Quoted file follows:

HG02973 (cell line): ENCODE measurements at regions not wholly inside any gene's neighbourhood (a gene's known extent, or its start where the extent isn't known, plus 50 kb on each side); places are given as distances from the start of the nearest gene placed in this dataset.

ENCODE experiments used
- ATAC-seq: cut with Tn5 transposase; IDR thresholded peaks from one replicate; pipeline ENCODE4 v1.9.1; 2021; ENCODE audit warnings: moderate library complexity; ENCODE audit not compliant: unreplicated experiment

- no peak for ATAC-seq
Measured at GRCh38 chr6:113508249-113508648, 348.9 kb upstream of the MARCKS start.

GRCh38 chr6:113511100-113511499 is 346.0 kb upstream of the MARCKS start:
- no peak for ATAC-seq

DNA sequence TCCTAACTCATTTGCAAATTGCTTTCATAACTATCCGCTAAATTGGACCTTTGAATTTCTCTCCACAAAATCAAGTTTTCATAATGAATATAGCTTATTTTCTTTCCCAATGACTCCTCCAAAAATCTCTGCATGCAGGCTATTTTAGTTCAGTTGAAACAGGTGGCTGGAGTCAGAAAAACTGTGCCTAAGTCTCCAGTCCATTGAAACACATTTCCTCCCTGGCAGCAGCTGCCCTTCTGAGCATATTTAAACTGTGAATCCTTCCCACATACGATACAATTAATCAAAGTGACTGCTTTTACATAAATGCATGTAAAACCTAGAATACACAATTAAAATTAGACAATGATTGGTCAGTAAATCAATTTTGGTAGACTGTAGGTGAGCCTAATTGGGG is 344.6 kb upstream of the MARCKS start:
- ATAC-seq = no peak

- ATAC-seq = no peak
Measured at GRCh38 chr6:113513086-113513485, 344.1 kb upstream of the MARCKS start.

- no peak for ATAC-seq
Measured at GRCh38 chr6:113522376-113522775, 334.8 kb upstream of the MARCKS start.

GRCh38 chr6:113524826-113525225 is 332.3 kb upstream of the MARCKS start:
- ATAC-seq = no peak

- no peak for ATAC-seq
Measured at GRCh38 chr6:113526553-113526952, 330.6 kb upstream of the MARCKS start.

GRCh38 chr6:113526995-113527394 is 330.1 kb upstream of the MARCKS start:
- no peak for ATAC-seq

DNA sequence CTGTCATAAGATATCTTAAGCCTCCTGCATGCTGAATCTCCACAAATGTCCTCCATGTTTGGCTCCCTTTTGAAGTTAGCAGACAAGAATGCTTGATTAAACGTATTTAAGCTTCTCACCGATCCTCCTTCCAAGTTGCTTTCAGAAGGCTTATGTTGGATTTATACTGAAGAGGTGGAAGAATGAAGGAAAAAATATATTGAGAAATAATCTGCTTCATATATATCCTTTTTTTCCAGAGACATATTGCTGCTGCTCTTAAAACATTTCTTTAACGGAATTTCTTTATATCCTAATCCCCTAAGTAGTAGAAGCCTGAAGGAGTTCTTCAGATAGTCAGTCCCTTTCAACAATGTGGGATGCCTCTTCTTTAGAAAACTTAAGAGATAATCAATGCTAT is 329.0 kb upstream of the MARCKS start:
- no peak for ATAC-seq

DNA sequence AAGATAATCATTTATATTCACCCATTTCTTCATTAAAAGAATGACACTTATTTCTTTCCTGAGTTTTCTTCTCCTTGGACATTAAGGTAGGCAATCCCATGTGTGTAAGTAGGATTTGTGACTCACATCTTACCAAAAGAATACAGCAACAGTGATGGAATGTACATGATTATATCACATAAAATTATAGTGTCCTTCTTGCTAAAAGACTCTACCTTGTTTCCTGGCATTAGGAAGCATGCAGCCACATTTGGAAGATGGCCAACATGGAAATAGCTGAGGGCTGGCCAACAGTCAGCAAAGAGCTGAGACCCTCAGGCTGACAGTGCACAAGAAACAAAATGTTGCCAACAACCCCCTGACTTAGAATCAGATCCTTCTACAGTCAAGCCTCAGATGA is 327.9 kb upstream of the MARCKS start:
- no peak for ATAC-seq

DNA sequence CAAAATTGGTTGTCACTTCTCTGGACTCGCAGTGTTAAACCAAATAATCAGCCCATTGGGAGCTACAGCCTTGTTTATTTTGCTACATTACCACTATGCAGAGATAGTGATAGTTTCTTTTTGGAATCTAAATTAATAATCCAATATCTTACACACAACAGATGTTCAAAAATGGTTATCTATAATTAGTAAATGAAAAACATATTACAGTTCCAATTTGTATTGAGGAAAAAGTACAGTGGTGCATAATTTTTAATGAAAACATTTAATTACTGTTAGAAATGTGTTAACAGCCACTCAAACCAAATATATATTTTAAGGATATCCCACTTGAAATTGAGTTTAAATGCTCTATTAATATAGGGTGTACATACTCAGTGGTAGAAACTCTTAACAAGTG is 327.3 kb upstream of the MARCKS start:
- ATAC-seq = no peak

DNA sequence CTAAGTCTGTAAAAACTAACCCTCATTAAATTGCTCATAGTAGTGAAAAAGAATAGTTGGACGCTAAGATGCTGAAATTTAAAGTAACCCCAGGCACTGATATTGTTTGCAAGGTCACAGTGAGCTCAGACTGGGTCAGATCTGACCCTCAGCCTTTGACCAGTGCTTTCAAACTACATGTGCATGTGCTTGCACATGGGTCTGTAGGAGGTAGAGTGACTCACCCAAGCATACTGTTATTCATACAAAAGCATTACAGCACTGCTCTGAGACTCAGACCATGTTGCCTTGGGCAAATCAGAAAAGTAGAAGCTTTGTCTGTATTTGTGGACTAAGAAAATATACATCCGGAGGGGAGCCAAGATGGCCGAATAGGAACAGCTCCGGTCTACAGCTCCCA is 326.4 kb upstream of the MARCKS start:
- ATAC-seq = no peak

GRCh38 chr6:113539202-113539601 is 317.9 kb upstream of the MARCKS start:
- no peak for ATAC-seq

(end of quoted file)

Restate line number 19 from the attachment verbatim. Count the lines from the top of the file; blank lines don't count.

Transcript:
- no peak for ATAC-seq